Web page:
When the process is complete and your Mac has successfully completed the creation of a USB installation drive, you will come across the “Create a Partition” screen. At this point, you may split your Mac system drive into two parts: one partition for Mac OS X and another for Windows. You can determine how much space to allot to your Windows system and OS X system—32GB or more is recommended for your Windows partition. If you have several hard disks on your Mac, you may choose to dedicate one specifically to Windows.
Unfortunately, Boot Camp Assistant will not be able to resize your partitions after the completion of this process; you will need to use a third-party tool to do so.
Partitioning Windows* drive
Windows will now complete the installation process. Afterwards, the Boot Camp installer will appear and install all appropriate Windows system hardware drivers and utilities.
When the Boot Camp installer completes its tasks, you can remove the USB drive. If you do not plan to perform the installation process on another Mac, you are done with your USB drive.
Since Boot Camp formats the Windows drive to FAT32 partition and Windows 8.1 only supports NTFS partition, you will probably receive the following error during installation:
“Windows cannot be installed to this hard disk space. Windows must be installed to a partition formatted as NTFS.”
Make sure you select the “BOOTCAMP” partition. You should have a “format” option to click that will reformat the drive to NTFS so that you may continue the Windows installation process.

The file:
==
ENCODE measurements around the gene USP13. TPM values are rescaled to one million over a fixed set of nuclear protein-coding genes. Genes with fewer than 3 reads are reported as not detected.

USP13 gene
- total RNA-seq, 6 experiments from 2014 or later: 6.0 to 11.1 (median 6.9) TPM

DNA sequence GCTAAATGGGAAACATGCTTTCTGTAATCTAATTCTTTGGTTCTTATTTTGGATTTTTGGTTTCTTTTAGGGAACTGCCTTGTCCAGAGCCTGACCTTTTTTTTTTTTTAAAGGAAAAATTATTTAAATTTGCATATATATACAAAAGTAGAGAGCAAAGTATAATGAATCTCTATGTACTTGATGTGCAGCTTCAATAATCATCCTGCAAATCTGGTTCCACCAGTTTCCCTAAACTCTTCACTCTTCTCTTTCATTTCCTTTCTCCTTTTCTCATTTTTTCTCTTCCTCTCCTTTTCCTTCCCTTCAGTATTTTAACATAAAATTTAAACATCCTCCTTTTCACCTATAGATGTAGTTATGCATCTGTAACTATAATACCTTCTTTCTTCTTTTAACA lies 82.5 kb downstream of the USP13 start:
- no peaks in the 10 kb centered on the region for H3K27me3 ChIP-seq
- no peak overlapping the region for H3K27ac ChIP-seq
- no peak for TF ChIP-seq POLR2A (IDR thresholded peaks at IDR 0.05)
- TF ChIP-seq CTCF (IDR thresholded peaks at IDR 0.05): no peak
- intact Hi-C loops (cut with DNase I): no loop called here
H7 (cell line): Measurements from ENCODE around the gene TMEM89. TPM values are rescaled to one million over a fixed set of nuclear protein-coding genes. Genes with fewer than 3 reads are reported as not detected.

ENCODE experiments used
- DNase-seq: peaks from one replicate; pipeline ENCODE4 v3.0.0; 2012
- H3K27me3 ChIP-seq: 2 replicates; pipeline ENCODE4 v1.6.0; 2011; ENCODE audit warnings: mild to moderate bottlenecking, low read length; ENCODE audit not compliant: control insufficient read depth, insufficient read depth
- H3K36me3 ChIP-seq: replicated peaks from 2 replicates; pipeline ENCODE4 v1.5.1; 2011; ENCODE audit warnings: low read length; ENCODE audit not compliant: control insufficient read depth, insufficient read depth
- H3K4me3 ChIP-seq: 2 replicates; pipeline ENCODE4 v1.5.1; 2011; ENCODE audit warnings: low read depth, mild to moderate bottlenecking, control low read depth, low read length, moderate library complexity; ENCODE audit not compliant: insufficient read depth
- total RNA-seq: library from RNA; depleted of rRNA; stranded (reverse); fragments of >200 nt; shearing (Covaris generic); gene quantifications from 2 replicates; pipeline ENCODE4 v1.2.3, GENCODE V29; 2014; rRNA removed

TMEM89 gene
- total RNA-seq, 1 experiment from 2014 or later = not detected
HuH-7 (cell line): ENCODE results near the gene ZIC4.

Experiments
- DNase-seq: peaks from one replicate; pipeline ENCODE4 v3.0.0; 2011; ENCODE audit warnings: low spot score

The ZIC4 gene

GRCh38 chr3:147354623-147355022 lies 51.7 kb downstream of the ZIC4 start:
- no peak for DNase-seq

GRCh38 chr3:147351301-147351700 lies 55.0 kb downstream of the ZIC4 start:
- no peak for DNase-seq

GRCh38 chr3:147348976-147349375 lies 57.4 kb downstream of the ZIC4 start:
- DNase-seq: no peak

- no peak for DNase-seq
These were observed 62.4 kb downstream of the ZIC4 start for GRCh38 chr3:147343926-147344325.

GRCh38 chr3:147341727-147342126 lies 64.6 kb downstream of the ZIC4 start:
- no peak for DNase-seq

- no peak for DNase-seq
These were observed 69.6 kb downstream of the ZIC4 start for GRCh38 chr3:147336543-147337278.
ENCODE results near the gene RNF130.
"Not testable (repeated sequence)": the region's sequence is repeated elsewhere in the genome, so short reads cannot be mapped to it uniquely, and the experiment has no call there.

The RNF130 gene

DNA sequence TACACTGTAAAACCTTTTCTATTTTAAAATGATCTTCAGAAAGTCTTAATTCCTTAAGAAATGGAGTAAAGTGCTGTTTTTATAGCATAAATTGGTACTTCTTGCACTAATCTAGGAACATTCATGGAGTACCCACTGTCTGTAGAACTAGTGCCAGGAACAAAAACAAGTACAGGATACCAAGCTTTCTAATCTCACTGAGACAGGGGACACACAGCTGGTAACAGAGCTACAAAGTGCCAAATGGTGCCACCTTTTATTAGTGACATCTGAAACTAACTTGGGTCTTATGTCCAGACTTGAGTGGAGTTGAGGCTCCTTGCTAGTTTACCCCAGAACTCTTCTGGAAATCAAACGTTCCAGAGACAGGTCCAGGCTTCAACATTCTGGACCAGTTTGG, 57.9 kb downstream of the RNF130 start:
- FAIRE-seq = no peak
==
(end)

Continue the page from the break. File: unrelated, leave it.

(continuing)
Installing the Intel® RealSense™ SDK on Boot Camp
You’ll notice that the process of installing the Intel RealSense SDK onto Boot Camp is the same as the usual Windows installation process.
Step 1: Plug your Intel RealSense Camera into one of the USB3 ports on your Mac.
Step 2: Follow the instructions on the Intel RealSense SDK download page to install the Intel® RealSense™ Depth Camera Manager (DCM), which includes the Camera Virtual Driver and Depth Camera Manager Service, and then the SDK.
Plugging the F200 camera into the USB3 port on the Macbook*
Step 3: Depending on the version of Windows 8.1, Media Feature Pack may not be included. Simply download it and continue the installation if needed. Media Feature Pack is required for the installation of the Intel RealSense SDK.
Step 4: When the SDK is installed, try running the Samples Apps. You can find them in a desktop icon folder called “Intel RealSense SDK 2014.” The directory’s name is C:\Program Files (x86)\Intel\RSSDK\sample if the SDK is installed in the default location.
Running the SDK Sample on Macbook Air*
Step 5: Code samples can be modified and used through Visual Studio.
And there you have it! Intel RealSense technology is officially running on your Mac.
That’s a Wrap
As you have gathered by now, the steps needed to successfully run Intel RealSense technology on a Mac are relatively straightforward and simple using the Apple Boot Camp application.
You can use other virtual machine tools such as Parallels, VMWare Fusion*, and Virtual Box, but the USB3’s simulation isn’t the same as running OS natively. Simply put, the installation can be still accomplished, but the camera will fail to load up.
About the Author
Peter Ma has over 14 years of experience developing web, mobile, and IoT applications. His experience includes database, web back-end, web front-end, mobile (Android* and iOS*), and IoT development. He is an Intel® Software Innovator who has developed several demos through the application of Intel® technologies. Currently, Peter is a Rapid Prototype Specialist, consulting for both large corporations and startups. He attends many hackathons in his spare time and often wins!